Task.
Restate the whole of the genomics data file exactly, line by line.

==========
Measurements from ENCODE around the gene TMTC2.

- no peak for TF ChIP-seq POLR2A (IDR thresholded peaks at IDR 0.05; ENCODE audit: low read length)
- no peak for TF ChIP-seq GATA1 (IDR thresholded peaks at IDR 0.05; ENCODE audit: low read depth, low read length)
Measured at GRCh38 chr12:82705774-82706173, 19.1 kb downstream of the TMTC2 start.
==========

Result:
Measurements from ENCODE around the gene TMTC2.

- no peak for TF ChIP-seq POLR2A (IDR thresholded peaks at IDR 0.05; ENCODE audit: low read length)
- no peak for TF ChIP-seq GATA1 (IDR thresholded peaks at IDR 0.05; ENCODE audit: low read depth, low read length)
Measured at GRCh38 chr12:82705774-82706173, 19.1 kb downstream of the TMTC2 start.